Let's move past the walls now and look at variation in the city design. The cities have a fair bit of variation in obstacles or structures that are inside the walls and at least in terms of design, there is potential for creating chokepoints between these structures as you fall back to defend the capture point. As I have said, there is variation, however, I feel like the city design is overly simplistic. There are usually direct paths from the walls to the capture point, there are exceptions to this, for example in Karak Hirin and Erengrad the capture point is sort of hidden behind a building. Nonetheless, it is not much of a challenge to get to, you march your army down a main road, take a left or right and you're at the capture point for a fairly open battle.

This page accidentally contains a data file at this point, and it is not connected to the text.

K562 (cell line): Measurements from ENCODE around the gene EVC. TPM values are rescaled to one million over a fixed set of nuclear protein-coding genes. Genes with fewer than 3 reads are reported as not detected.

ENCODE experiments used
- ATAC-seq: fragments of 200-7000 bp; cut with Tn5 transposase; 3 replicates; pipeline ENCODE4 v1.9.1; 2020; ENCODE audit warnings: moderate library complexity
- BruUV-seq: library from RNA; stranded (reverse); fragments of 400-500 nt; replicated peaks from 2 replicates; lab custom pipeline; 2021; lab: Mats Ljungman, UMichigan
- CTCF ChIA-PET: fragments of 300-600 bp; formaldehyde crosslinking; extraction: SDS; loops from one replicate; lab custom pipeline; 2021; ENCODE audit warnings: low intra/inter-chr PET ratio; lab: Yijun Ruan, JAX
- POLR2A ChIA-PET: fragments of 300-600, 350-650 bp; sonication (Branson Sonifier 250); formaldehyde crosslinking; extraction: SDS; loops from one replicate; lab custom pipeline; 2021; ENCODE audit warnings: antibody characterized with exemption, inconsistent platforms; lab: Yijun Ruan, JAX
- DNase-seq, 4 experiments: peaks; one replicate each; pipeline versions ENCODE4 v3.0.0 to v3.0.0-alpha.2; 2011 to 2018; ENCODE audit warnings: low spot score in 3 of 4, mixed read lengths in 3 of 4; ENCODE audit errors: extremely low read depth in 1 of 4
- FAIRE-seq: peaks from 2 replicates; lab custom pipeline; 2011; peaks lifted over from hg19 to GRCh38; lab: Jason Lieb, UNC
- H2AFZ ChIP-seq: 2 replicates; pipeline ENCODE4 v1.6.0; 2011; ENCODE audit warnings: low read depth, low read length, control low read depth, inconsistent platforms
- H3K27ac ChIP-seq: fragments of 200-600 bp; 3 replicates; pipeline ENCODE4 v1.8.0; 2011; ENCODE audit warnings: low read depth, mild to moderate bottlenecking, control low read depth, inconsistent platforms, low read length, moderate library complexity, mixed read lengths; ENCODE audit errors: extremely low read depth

The AI's focus is on defending the walls. This is where the battle begins and is essentially where it ends as well. The wall battles, in my opinion, are actually pretty well done. The AI does a good job of setting up ranged units and artillery to attack the oncoming army, it keeps infantry units and sometimes heroes up defending the walls against enemy invaders. A problem here though is that ranged units on the walls tend to get caught up in the fighting once the enemy lands. Another shortcoming I have noticed is that the AI tends to allocate a weak force to protecting the gate (1-2 units + hero/lord). The problem with this shortcoming is that if that gate is broken down by a large monster or lord unit and followed by other monsters or cavalry, the defending force of the gate is rarely capable of dealing with the attack. In some instances, this gives the force that broke through easy access to artillery units and a free capture point while the attacking units have tied down the defending units at the wall. Anyway, the main problem with the focus being the fight on the wall is once the wall fight is over, the battle is essentially determined. If you are the attacker all that is left to do is clean up the city, it shouldn't feel like cleaning up a city. This ought to be a phase 2 of the battle, the battle for the city.